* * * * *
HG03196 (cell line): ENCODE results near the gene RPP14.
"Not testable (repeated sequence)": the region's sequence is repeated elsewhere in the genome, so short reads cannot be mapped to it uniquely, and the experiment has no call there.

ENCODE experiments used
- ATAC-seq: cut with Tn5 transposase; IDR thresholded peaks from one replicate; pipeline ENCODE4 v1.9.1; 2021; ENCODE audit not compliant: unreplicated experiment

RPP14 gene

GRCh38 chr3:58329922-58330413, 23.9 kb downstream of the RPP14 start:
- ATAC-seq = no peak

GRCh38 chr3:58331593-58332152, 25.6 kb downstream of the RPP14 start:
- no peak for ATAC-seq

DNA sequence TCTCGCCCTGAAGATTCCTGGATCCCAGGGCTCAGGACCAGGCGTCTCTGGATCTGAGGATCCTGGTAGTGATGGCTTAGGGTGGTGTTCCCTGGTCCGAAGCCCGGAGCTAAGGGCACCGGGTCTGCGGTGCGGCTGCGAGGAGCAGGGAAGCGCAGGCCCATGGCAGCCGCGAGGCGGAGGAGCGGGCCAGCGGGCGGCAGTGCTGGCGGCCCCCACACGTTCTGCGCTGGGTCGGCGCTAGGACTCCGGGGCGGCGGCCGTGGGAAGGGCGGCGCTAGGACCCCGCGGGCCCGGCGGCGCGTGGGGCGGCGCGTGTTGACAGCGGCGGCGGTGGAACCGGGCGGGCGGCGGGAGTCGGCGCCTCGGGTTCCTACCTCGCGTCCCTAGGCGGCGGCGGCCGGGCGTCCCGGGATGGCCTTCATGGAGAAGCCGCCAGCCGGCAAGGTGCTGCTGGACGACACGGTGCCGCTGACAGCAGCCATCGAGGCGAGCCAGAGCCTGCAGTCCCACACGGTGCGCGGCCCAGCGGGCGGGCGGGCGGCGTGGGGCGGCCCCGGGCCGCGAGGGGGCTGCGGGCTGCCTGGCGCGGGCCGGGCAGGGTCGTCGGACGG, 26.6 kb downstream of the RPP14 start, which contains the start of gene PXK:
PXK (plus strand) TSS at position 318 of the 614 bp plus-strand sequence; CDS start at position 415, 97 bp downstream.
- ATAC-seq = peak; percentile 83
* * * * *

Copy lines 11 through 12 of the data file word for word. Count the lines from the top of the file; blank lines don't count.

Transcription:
PXK (plus strand) TSS at position 318 of the 614 bp plus-strand sequence; CDS start at position 415, 97 bp downstream.
- ATAC-seq = peak; percentile 83